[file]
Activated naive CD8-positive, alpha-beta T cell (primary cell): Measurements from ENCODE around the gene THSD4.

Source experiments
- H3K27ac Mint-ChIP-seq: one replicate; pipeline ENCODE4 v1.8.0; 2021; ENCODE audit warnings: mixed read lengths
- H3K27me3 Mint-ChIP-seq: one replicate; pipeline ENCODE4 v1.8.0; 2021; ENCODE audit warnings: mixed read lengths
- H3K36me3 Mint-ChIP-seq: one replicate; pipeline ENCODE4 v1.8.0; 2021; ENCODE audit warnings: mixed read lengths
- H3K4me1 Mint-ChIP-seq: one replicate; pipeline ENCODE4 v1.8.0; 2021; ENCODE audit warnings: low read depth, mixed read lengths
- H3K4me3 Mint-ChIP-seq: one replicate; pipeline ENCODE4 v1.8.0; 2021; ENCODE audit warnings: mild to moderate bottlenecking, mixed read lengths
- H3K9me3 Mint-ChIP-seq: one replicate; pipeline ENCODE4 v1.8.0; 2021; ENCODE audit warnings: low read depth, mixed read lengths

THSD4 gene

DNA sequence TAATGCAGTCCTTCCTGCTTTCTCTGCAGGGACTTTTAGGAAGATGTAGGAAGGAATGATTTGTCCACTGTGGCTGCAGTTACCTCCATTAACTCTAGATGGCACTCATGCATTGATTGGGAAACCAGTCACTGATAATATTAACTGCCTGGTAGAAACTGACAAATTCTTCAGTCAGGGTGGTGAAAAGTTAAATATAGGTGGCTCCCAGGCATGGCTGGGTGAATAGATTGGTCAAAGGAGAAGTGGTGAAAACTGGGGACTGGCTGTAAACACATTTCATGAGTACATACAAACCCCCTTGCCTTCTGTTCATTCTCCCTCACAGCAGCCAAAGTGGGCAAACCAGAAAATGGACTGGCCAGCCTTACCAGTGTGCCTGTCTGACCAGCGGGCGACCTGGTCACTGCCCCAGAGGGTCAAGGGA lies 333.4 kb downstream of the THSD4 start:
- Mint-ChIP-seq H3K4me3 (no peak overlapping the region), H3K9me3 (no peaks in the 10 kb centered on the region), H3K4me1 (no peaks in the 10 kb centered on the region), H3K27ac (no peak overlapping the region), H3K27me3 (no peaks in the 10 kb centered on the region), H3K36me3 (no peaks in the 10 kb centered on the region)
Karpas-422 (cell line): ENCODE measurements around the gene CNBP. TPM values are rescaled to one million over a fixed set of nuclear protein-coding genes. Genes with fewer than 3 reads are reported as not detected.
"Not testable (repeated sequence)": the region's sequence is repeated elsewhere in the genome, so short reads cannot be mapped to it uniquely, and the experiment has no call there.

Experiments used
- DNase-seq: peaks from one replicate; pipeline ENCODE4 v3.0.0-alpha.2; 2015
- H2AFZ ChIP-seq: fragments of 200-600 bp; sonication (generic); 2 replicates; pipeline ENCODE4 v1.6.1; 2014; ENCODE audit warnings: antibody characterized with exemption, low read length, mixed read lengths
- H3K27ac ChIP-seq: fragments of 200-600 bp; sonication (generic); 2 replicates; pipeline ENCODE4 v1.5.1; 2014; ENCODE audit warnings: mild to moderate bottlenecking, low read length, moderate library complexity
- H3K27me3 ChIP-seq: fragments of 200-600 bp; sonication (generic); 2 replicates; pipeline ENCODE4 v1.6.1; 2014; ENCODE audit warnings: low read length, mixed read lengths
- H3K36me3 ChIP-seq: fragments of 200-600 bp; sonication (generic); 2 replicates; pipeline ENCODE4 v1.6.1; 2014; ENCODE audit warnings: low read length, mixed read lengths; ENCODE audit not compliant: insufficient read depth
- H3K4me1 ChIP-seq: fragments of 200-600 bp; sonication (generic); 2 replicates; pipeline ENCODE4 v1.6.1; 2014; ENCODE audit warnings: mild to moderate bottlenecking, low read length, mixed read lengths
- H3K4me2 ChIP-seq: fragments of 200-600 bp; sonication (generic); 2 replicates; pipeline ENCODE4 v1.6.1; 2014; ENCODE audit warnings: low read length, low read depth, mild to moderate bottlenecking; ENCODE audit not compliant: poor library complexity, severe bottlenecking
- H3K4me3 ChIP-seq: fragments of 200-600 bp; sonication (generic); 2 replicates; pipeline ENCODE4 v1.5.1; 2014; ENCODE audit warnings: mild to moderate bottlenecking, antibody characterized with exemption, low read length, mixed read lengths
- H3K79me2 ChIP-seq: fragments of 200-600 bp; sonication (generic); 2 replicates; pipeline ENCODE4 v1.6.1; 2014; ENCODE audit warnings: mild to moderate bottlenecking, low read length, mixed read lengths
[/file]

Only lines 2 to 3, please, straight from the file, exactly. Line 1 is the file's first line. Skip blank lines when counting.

Source experiments
- H3K27ac Mint-ChIP-seq: one replicate; pipeline ENCODE4 v1.8.0; 2021; ENCODE audit warnings: mixed read lengths